Flowers: Near the stem's apex, funnel-shaped, up to 2,5 cm long and 2 cm in diameter, cream, yellow or yellowish-green. Outer perianth segments pink or green with a darker mid-strip, oblanceolate, 5-13 long, 2-4,5 mm broad. Inner perianth segments cream, yellow, or yellowish green, lanceolate, 6-12(-15) mm long. The scales on the tube are yellow, cream to tan and have a brown center stripe minutely toothed or denticulate or entire and undulate. Stamens yellow. Stigma yellow.
Flowering time: Open during the day, blooms in spring (April and May).
Fruits: Green, turbinate, drying reddish 6-11 mm long and 5-8 mm in diameter
Seeds: Dark brown to black, 3 mm long, 2 mm broad, papillate and rugose.
Subspecies, varieties, forms and cultivars of plants belonging to the Pediocactus peeblesianus group
- Pediocactus peeblesianus (Croizat) L.D.Benson: has white to pale grey corky/spongy, and flexible not obscuring the stem.Central spine: (3-)4 (rarely 6), of oftene flattened into a Maltese cross arrangement. Radial spines: 3-7 per areole. Distribution: Navajo County, Arizona.
- Pediocactus peeblesianus subs. fickeisenii (Hochstätter) Lüthy: Has longer and thinner corky/spongy, white to pale grey spines. Central spine: 1-4 stout, wormlike, curved, ascending 0,5-2,5 cm long. Radial spines: 3 to 7. Distribution: Grand Canyon Area, Arizona.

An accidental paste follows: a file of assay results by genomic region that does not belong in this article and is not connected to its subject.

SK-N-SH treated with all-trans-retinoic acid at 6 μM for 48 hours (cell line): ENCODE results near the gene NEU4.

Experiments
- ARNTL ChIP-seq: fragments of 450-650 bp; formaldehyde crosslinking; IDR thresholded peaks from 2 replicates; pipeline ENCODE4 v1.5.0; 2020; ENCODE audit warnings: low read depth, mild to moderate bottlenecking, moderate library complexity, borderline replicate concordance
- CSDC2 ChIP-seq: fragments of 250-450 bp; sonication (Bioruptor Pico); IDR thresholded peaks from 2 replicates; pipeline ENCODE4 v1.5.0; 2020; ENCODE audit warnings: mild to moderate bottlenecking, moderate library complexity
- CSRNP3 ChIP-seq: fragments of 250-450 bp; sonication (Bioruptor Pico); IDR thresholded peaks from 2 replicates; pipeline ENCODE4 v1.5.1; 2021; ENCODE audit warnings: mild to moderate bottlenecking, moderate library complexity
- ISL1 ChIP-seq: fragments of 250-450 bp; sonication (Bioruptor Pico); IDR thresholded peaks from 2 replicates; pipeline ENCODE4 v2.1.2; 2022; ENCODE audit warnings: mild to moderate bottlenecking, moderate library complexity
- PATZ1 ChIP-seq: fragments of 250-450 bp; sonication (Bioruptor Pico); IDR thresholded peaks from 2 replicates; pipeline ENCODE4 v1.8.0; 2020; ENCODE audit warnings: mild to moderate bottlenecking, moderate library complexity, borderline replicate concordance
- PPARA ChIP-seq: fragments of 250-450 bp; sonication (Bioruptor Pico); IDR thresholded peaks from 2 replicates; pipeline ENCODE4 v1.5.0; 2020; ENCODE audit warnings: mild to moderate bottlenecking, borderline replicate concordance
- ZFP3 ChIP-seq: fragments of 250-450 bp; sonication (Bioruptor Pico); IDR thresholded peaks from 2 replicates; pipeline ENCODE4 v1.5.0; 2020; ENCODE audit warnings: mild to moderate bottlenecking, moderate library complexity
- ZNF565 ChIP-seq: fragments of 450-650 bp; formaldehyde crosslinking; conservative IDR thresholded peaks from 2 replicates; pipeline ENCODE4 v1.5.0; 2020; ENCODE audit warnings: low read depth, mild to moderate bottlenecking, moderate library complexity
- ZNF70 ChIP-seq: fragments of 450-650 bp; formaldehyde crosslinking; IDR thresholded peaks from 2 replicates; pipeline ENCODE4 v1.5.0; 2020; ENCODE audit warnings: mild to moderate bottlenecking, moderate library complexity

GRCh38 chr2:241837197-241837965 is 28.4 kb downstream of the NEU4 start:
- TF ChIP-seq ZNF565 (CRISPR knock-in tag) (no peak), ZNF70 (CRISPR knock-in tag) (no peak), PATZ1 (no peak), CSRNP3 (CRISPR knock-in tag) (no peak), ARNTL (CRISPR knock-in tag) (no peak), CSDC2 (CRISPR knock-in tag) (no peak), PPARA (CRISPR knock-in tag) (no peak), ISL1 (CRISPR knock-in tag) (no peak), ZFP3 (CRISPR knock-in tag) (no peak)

- Pediocactus peeblesianus subs. fickeisenii f. cristatus hort.: crested form.
- Pediocactus peeblesianus f. maius (Hochstätter) Hájek: is a controversial forms of Pediocactus peeblesianus that should actually be regarded as non-existent (nomen nudum) because is based on a juvenile form of another taxon (Echinocereus fendleri).
- Pediocactus peeblesianus f. menzelii Hájek: has radial and central (rarely all radial) soft corky or spongy, "fatter" than in the ptype, white to pale grey and sometimes 0-1 intermediate spines per areole. Distribution: Coconino County, Arizona
Bibliography: Major references and further lectures
1) Edward Anderson “The Cactus family” Timber Press, Incorporated, 2001
2) James Cullen, Sabina G. Knees, H. Suzanne Cubey "The European Garden Flora Flowering Plants: A Manual for the Identification of Plants Cultivated in Europe, Both Out-of-Doors and Under Glass" Cambridge University Press, 11/Aug/2011
3) David R Hunt; Nigel P Taylor; Graham Charles; International Cactaceae Systematics Group. "The New Cactus Lexicon" dh books, 2006
4) DIANE Publishing “Southwestern Rare and Endangered Plants: Proceedings of the Second Conference” DIANE Publishing Company 1995
5) Marshall Cavendish Corporation “Endangered Wildlife and Plants of the World” Volume 2 Marshall Cavendish, 2001
6) Fritz Hochstätter: “The Genera Pediocactus, Navajoa, Toumeya.” Selbstverlag, 2007,
7) Léon Croizat: “Navajoa, a New Genus in Cactaceae.” In: Cactus and Succulent Journal. Band 15, Nummer 6, page. 88–89. 1943
8) Cactus and Succulent Journal. Volume 34, Number 2, page. 58. 1962
9) Lyman David Benson: “The Cacti of Arizona” 1950
10) Hans Krainz: “Kakteen.” 1969
Pediocactus peeblesianus Photo by: Alexander Arzberger
Pediocactus peeblesianus Photo by: Peiffer Clement
Pediocactus peeblesianus Photo by: Peiffer Clement
The gallery now contains thousands of pictures, however it is possible to do even more. We are, of course, seeking photos of species not yet shown in the gallery but not only that, we are also looking for better pictures than those already present. Read More...